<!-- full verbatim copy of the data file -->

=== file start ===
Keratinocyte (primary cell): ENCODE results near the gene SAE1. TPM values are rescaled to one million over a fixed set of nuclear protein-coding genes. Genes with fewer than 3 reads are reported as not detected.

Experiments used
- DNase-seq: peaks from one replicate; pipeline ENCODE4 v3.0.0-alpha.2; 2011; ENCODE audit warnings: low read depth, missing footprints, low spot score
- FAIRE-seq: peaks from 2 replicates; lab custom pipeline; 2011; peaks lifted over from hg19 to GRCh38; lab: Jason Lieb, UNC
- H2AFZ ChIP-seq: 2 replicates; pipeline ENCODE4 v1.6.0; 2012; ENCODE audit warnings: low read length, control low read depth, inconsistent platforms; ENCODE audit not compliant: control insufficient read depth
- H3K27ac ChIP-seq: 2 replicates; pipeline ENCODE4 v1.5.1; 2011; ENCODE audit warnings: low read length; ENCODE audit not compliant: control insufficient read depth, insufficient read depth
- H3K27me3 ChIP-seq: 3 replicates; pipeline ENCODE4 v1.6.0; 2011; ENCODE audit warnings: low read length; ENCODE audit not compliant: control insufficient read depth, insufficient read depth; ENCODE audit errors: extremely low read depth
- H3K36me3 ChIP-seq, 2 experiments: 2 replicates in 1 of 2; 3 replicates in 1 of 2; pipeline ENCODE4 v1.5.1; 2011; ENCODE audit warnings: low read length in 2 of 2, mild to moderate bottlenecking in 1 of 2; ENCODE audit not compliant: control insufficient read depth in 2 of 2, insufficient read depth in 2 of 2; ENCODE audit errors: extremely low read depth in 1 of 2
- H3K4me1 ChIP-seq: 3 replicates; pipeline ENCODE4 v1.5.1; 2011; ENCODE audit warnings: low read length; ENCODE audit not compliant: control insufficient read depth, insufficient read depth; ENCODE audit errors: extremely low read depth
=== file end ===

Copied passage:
Keratinocyte (primary cell): ENCODE results near the gene SAE1. TPM values are rescaled to one million over a fixed set of nuclear protein-coding genes. Genes with fewer than 3 reads are reported as not detected.

Experiments used
- DNase-seq: peaks from one replicate; pipeline ENCODE4 v3.0.0-alpha.2; 2011; ENCODE audit warnings: low read depth, missing footprints, low spot score
- FAIRE-seq: peaks from 2 replicates; lab custom pipeline; 2011; peaks lifted over from hg19 to GRCh38; lab: Jason Lieb, UNC
- H2AFZ ChIP-seq: 2 replicates; pipeline ENCODE4 v1.6.0; 2012; ENCODE audit warnings: low read length, control low read depth, inconsistent platforms; ENCODE audit not compliant: control insufficient read depth
- H3K27ac ChIP-seq: 2 replicates; pipeline ENCODE4 v1.5.1; 2011; ENCODE audit warnings: low read length; ENCODE audit not compliant: control insufficient read depth, insufficient read depth
- H3K27me3 ChIP-seq: 3 replicates; pipeline ENCODE4 v1.6.0; 2011; ENCODE audit warnings: low read length; ENCODE audit not compliant: control insufficient read depth, insufficient read depth; ENCODE audit errors: extremely low read depth
- H3K36me3 ChIP-seq, 2 experiments: 2 replicates in 1 of 2; 3 replicates in 1 of 2; pipeline ENCODE4 v1.5.1; 2011; ENCODE audit warnings: low read length in 2 of 2, mild to moderate bottlenecking in 1 of 2; ENCODE audit not compliant: control insufficient read depth in 2 of 2, insufficient read depth in 2 of 2; ENCODE audit errors: extremely low read depth in 1 of 2
- H3K4me1 ChIP-seq: 3 replicates; pipeline ENCODE4 v1.5.1; 2011; ENCODE audit warnings: low read length; ENCODE audit not compliant: control insufficient read depth, insufficient read depth; ENCODE audit errors: extremely low read depth